Virtual reality used to improve the motor skills of patients suffering from Parkinson’s disease

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Thanks to virtual reality training, US researchers have been able to improve the motor skills of ten patients with Parkinson’s disease: an encouraging step forward.

Most people think that virtual reality was reserved for video games. That’s not the case: researchers at the University of Utah (USA) have just used this technology to help patients with Parkinson’s disease move more easily.

Parkinson’s disease is a neurodegenerative brain disorder that is characterized by the progressive destruction of certain neurons: the dopamine neurons of the brain’s dark substance, which are involved in movement control. Patients experience resting tremors, a certain muscle stiffness and slowness in their movements.

American researchers may have found a new way to improve the life of patients: thanks to virtual reality, they have placed 10 patients suffering from Parkinson’s disease on a virtual “road” full of obstacles.

The patients had to walk this path (actually: on a treadmill) avoiding obstacles; as time went on, the obstacles became bigger and the path narrower. “The main benefit of this training is that patients move in a secure environment; they can not fall,” say the scientists, who presented their work at the annual conference of the American Association of Anatomists.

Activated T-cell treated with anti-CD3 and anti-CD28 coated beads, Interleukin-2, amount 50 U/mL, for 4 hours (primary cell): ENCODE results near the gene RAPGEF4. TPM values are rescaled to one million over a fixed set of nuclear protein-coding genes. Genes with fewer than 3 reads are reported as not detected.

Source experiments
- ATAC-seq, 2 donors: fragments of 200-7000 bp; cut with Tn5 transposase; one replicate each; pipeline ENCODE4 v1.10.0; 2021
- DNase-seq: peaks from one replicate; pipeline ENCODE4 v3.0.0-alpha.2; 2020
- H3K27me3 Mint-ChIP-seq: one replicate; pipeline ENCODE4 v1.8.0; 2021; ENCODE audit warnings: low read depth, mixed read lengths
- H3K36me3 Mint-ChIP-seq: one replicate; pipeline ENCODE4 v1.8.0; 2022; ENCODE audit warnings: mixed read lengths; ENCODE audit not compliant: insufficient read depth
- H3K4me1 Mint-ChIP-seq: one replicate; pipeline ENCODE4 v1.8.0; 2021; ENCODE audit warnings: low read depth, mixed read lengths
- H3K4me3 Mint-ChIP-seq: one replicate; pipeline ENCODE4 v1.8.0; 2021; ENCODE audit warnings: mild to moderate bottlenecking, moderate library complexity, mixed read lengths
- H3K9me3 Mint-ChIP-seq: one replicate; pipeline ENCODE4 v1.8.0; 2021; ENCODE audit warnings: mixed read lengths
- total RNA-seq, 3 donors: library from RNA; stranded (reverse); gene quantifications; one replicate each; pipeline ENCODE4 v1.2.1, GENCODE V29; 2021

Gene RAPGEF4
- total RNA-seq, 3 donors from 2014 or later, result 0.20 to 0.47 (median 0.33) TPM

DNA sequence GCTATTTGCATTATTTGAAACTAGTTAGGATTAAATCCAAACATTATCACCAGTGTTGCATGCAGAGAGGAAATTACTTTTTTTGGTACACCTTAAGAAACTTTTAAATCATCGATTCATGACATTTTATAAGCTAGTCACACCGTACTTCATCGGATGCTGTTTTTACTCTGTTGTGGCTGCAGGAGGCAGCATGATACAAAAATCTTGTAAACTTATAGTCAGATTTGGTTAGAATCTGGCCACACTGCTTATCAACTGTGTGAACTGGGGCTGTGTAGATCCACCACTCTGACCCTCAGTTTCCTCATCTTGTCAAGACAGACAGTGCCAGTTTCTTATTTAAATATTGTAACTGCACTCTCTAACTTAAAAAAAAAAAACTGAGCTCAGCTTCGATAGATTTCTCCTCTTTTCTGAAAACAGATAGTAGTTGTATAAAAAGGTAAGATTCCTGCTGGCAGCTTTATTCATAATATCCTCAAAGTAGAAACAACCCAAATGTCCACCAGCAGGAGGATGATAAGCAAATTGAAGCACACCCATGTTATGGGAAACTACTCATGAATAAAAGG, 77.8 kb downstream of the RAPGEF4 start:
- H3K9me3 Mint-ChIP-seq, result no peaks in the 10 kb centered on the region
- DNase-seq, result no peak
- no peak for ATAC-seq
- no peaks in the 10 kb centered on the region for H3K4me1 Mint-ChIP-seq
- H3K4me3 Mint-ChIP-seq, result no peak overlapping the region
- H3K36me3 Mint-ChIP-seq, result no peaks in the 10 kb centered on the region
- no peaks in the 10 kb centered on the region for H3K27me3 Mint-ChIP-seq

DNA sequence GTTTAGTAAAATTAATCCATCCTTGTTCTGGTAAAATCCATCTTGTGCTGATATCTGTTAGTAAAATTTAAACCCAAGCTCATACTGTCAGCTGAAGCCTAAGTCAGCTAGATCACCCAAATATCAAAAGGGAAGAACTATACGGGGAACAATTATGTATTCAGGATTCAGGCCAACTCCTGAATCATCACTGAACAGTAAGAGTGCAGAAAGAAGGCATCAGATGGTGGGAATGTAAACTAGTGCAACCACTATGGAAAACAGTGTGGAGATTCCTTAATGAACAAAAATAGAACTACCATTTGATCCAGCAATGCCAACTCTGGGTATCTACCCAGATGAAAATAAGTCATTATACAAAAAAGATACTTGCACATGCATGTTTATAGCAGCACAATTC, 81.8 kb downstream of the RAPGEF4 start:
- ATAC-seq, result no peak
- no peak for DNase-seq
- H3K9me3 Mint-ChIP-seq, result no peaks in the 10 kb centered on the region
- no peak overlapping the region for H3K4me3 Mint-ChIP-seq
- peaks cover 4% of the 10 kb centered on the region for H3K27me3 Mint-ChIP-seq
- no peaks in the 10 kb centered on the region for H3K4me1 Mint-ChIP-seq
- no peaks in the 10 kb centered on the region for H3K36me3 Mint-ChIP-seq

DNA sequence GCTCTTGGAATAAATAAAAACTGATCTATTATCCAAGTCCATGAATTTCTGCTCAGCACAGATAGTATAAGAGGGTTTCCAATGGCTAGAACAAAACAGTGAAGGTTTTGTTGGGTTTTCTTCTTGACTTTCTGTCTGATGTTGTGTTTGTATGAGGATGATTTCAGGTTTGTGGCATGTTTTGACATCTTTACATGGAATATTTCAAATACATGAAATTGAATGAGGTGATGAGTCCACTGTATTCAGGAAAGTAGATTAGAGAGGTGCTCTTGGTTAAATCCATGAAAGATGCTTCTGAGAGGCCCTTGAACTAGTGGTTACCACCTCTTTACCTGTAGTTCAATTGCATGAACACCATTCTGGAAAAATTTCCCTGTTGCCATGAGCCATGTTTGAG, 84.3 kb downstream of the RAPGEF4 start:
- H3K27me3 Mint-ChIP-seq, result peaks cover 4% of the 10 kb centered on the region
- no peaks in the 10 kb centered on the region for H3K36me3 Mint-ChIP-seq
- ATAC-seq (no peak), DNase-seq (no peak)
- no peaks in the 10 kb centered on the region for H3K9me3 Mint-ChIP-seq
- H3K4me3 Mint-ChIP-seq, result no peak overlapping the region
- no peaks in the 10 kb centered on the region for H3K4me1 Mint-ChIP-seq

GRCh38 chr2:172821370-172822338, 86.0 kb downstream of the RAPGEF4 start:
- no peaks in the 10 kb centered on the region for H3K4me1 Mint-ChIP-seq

Volunteer patients received 3 virtual reality sessions of 30 minutes per week for 6 weeks. At the end of the experiment, the researchers found a significant improvement in balance, less difficulty to walk, and better motor skills in the ankle and hip.

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“We hope that this progress will translate into fewer falls every day,” say the scientists. Parkinson’s disease is a neurodegenerative disease and anything that can slow down its progression should be considered. “

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Shakes Gilles

Editor of The Talking Democrat. He enjoys bike riding, kayaking and playing soccer. On a slow weekend, you'll find him with a book by the lake.